Author Topic: WHO IS RESPONSIBLE FOR OVERTOURISM?  (Read 36 times)

Offline Kamrul Hasan Bhuiyan

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WHO IS RESPONSIBLE FOR OVERTOURISM?
« on: May 30, 2019, 04:06:27 PM »
e are all responsible for overtourism. We all need to own it

It’s a big word, ‘responsible’. So big that many people advised us against using it when we came up with the name of our company, Responsible Travel. But the reason we chose it is because it highlights the fundamental principle that we aim to adhere to. We are all responsible for the world we travel in. From grassroots to government, airlines to cruise lines, skiers to sailors, we all have a responsibility to travel in a way that benefits the places we visit. This is a flag we have been flying for a long time, and we can’t help but be struck by the fact that the R-word is now becoming common place when it comes to tourism. Except this time it is being used to find someone to blame for the ever growing issue of overtourism. Who is responsible? Whom can we blame? Tourists are trash, say the protestors in Barcelona. Airlines are evil, says the green movement. Governments don’t get it, say local communities. In debating this issue further, we want to take you back to basics. Which is to say, we are all responsible for overtourism. Think of the R-word as the OUR word. We all need to own it.

So, in no particular order, let’s look at the major players in tourism who have contributed to overtourism:

Responsible Travel

At Responsible Travel we work hard to avoid overtourism but have to accept that we too can be part of the problem. However, we believe that we offer holidays that support local people, we take people off the beaten path and we strive to leave as little impact on the local culture or environment as possible. We endeavour to keep the other R-word, ‘respect’, at the core of what we do. In our travel guides we always highlight the peak times in certain destinations, warning about massive cruise ship crowds and so on. But we could do better. Should we be sending tourists to problem areas such as Dubrovnik or Reykjavik during peak season at all, for example? That is something that is undoubtedly worthy of debate, although it is often difficult to avoid overtourism hotspots when trying to access the quieter ones. And of course, we also feel for some families who have no choice but to travel in peak time due to school holidays, but we try to recommend itineraries that minimise time spent in the busiest places when we can.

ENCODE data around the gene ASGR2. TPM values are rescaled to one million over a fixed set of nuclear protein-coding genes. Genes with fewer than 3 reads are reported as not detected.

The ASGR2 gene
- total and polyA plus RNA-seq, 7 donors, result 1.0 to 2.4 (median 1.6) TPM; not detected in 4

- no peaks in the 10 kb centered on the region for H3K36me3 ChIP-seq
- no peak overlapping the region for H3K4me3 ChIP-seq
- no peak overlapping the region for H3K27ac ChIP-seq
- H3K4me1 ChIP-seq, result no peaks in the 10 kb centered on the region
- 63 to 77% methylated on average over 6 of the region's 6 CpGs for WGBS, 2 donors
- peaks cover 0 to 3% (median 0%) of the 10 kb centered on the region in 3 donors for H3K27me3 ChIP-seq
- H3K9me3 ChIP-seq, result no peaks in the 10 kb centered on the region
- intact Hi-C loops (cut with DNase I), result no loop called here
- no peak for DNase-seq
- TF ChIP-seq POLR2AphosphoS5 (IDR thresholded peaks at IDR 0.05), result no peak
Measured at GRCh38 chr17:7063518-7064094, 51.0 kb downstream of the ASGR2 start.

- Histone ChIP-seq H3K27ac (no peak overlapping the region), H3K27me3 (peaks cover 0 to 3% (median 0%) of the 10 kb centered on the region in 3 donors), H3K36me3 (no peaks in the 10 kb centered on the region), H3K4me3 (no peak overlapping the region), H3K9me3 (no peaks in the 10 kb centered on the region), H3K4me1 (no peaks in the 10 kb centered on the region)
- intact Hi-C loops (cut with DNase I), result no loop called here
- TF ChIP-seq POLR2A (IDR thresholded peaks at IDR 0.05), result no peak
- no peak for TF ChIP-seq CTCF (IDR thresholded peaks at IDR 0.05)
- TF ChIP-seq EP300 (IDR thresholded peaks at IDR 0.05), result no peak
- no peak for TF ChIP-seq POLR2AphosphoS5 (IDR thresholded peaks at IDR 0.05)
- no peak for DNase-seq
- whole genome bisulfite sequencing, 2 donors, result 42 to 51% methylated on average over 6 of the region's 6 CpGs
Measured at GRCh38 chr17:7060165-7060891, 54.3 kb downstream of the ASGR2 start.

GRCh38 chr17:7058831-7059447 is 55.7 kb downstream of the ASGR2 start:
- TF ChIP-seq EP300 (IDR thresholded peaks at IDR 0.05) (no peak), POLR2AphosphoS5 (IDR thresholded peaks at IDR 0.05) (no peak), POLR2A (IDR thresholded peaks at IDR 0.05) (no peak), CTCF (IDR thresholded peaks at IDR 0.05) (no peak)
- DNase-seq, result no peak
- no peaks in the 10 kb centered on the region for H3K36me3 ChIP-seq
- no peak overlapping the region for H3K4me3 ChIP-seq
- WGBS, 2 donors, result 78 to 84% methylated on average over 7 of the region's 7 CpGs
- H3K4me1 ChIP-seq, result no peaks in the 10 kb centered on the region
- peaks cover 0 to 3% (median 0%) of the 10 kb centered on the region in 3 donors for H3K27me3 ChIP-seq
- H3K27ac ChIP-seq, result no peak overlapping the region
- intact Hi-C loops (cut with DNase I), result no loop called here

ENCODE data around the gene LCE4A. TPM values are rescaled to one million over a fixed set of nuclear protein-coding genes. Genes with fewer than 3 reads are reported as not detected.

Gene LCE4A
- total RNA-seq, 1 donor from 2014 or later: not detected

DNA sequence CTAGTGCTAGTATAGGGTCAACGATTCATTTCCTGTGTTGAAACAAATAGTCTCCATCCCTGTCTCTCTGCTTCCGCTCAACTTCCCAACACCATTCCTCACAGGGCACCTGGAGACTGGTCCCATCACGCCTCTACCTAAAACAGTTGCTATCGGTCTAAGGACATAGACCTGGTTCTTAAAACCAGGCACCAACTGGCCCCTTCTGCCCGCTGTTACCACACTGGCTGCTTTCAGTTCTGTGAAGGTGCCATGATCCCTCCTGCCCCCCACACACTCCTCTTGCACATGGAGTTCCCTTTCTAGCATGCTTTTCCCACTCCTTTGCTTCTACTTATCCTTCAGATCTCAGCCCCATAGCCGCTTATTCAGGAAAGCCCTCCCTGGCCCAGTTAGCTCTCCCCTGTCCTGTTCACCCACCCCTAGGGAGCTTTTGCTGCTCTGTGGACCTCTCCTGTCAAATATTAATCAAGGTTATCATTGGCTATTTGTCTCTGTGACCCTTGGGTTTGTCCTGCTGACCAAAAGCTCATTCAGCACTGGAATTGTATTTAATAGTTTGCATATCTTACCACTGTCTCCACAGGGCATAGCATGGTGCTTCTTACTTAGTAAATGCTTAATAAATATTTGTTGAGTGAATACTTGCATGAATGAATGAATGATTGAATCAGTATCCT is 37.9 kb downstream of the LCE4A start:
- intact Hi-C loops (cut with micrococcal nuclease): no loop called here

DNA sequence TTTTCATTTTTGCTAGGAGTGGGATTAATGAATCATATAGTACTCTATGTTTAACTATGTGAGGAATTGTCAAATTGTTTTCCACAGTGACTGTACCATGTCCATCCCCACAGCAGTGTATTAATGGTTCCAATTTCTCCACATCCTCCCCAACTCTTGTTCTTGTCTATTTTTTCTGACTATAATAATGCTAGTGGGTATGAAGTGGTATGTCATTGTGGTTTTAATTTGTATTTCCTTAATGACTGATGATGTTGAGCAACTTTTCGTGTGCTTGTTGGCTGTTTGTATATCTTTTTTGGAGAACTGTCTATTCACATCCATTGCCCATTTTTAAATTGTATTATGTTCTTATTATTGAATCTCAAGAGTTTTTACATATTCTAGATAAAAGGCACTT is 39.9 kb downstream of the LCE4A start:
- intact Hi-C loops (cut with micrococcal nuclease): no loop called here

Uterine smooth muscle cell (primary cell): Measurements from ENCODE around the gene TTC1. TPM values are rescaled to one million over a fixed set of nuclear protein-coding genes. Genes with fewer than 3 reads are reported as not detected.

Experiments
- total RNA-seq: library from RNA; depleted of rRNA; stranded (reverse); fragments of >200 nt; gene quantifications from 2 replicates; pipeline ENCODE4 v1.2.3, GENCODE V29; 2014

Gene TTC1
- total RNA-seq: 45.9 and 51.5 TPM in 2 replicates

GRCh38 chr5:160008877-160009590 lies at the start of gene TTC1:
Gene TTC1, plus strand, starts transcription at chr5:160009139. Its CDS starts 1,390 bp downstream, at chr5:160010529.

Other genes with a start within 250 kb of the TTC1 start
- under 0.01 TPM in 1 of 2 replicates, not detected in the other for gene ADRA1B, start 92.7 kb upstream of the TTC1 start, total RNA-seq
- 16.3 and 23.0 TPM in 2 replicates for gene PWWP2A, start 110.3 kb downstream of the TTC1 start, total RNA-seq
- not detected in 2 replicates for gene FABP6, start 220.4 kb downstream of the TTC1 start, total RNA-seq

The free loaders
Harsh, we know, but sometimes we need to wake people up to reality: tourism is one big freeloading industry. Travel companies (and we have already put our hands up to this one) have profited from creating pretty packages of culture and coast, lifestyles and landscapes. We don’t pay for the sight of a French farmer selling his garlic at the local market; we often don’t even buy from him. Instead, we like to take photos and feel satisfied by the fact that we have had an ‘authentic experience’. For free. Meanwhile, Monsieur has to pay more for his market stall, parking and local tax.